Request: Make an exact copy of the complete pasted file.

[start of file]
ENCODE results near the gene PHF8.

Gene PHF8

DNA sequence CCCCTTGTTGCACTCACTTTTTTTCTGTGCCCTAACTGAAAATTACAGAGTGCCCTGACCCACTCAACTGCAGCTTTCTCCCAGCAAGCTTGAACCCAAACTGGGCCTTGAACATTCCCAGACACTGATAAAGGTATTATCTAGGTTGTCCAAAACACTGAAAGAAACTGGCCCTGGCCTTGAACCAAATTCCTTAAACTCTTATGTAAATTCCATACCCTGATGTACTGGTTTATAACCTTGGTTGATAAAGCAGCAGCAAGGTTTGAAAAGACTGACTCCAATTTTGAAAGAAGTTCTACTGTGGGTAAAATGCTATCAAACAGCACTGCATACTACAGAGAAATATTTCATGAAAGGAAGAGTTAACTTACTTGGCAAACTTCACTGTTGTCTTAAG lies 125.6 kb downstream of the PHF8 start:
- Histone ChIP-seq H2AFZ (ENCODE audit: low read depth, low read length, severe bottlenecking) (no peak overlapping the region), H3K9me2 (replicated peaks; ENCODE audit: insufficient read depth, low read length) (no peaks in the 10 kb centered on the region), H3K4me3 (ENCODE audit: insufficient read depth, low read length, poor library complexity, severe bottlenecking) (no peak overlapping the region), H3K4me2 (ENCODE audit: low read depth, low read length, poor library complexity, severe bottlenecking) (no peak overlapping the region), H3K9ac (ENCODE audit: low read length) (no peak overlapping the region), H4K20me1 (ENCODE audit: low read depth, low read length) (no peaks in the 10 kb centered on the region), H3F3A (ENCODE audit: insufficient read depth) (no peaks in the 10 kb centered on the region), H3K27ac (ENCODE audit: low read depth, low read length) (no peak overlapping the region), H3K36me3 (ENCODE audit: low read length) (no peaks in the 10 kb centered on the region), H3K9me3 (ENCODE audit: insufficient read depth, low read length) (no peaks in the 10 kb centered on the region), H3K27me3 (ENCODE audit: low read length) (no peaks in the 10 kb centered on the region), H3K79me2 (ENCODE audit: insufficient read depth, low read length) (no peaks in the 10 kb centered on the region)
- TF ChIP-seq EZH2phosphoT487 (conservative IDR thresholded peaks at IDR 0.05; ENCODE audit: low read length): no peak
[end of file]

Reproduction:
ENCODE results near the gene PHF8.

Gene PHF8

DNA sequence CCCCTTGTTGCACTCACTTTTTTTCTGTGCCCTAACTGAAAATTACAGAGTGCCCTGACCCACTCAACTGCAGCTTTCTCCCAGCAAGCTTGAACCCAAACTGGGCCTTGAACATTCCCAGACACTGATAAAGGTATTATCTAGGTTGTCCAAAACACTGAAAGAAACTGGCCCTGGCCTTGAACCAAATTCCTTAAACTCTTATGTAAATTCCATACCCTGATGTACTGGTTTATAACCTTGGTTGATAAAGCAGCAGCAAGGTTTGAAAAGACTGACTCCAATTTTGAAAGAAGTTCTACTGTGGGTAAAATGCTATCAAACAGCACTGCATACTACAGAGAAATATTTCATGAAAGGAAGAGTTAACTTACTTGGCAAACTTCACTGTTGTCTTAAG lies 125.6 kb downstream of the PHF8 start:
- Histone ChIP-seq H2AFZ (ENCODE audit: low read depth, low read length, severe bottlenecking) (no peak overlapping the region), H3K9me2 (replicated peaks; ENCODE audit: insufficient read depth, low read length) (no peaks in the 10 kb centered on the region), H3K4me3 (ENCODE audit: insufficient read depth, low read length, poor library complexity, severe bottlenecking) (no peak overlapping the region), H3K4me2 (ENCODE audit: low read depth, low read length, poor library complexity, severe bottlenecking) (no peak overlapping the region), H3K9ac (ENCODE audit: low read length) (no peak overlapping the region), H4K20me1 (ENCODE audit: low read depth, low read length) (no peaks in the 10 kb centered on the region), H3F3A (ENCODE audit: insufficient read depth) (no peaks in the 10 kb centered on the region), H3K27ac (ENCODE audit: low read depth, low read length) (no peak overlapping the region), H3K36me3 (ENCODE audit: low read length) (no peaks in the 10 kb centered on the region), H3K9me3 (ENCODE audit: insufficient read depth, low read length) (no peaks in the 10 kb centered on the region), H3K27me3 (ENCODE audit: low read length) (no peaks in the 10 kb centered on the region), H3K79me2 (ENCODE audit: insufficient read depth, low read length) (no peaks in the 10 kb centered on the region)
- TF ChIP-seq EZH2phosphoT487 (conservative IDR thresholded peaks at IDR 0.05; ENCODE audit: low read length): no peak